• “Money transfer providers in six governorates across Yemen told Oxfam they had seen the number of remittances drop by as much as 80 per cent between January and April this year.” (Ekklesia, and reported by Oxfam)

  • “Egypt's non-oil private sector activity shrank more slowly in May after turning in its worst performance in a decade the previous month,” but still not reaching the threshold to be considered in contraction. (Werr)

  • Travel restrictions shut down tourism in Marrakesh, and affected business owners. (Marketplace)

Economic policy responses

  • “The Arab Monetary Fund extended a new loan facility worth $59 million (Dh217m) to Tunisia to strengthen the country’s financial position in the wake of the coronavirus pandemic.” (Rahman)

  • “The African Development Bank approved…the financing of €264 million for Morocco, as part of its COVID-19 response support program.” (Mebtoul)

  • “The European Union transferred a grant of MAD 1.7 billion (€157 million) to Morocco…to aid in the country’s COVID-19 response.” (Kasraoui)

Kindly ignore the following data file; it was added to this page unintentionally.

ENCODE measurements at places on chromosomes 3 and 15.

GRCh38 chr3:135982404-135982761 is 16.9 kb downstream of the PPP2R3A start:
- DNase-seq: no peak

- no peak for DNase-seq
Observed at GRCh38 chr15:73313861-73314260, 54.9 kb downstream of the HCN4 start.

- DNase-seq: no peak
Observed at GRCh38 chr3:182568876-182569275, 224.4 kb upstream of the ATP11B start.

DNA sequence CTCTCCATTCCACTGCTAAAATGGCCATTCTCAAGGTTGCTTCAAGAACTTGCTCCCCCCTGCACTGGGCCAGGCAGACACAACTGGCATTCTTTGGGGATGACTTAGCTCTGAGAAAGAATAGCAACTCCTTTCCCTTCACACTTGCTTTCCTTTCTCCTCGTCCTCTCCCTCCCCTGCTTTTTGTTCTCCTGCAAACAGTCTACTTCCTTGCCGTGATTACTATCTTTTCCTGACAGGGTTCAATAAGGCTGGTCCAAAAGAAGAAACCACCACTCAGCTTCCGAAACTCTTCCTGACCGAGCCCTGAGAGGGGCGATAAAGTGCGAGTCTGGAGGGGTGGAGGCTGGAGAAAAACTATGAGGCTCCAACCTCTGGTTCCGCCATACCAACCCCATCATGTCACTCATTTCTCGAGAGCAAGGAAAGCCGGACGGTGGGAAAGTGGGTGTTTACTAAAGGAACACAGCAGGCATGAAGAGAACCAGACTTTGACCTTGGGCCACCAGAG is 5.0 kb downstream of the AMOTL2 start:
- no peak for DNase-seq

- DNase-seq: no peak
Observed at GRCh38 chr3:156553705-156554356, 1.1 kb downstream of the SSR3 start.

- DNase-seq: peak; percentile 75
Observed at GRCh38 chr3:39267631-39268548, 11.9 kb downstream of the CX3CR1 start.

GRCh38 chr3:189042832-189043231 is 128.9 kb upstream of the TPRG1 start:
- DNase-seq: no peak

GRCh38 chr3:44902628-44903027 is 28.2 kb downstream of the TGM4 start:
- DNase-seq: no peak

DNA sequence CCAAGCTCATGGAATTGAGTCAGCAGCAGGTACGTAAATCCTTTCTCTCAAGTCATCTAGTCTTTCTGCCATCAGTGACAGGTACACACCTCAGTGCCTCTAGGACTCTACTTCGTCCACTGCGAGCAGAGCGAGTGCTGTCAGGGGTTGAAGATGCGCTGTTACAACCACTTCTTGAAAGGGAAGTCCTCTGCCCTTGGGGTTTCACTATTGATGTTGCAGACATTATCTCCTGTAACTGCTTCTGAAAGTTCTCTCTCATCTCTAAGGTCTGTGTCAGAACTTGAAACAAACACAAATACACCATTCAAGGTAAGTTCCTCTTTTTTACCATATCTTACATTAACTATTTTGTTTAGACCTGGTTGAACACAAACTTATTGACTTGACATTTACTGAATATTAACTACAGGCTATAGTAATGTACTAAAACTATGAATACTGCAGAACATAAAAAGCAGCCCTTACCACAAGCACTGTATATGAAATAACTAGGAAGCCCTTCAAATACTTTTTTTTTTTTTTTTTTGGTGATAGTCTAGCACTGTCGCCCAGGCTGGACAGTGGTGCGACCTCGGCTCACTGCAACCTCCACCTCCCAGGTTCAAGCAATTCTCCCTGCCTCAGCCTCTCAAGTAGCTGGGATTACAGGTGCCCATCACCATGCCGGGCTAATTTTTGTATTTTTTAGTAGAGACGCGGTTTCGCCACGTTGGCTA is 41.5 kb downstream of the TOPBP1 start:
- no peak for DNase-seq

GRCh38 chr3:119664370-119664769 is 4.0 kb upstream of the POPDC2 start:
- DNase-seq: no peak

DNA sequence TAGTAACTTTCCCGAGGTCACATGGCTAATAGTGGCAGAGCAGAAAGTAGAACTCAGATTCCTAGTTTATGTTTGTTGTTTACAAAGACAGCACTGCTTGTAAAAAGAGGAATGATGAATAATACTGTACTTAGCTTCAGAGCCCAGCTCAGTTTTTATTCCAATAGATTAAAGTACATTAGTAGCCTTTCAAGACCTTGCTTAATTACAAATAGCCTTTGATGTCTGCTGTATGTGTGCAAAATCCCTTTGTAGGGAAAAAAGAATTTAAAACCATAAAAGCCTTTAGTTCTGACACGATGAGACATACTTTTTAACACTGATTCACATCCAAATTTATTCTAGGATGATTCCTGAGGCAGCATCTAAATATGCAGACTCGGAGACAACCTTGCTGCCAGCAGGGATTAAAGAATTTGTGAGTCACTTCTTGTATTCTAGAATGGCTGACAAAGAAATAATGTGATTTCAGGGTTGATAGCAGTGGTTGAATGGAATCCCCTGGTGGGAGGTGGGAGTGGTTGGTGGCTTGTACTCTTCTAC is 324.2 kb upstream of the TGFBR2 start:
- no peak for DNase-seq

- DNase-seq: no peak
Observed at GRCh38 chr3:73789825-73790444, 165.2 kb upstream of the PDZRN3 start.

• “The U.N. humanitarian chief is urgently appealing for $2.4 billion to help millions in war-torn Yemen… saying programs are already being cut and the situation is "alarming."” (StarTribune)

  • Algeria removed the 51/49 majority ownership rule as part of the country’s economic recovery plan. (M’Bida, also reported by Reuters)

  • “Saudi Arabia unveiled a $13.3 billion stimulus package to protect banks against an expected drop in profits and rise in bad loans.” (Martin)

  • “Oman announced it will not renew the contracts of the majority of its foreign consultants working in government” in a bid to curb public spending. (Al-Monitor)

  • “Iran is rolling back coronavirus restrictions as it attempts to revive its battered economy, despite a surge in new infections.” (Rasmussen)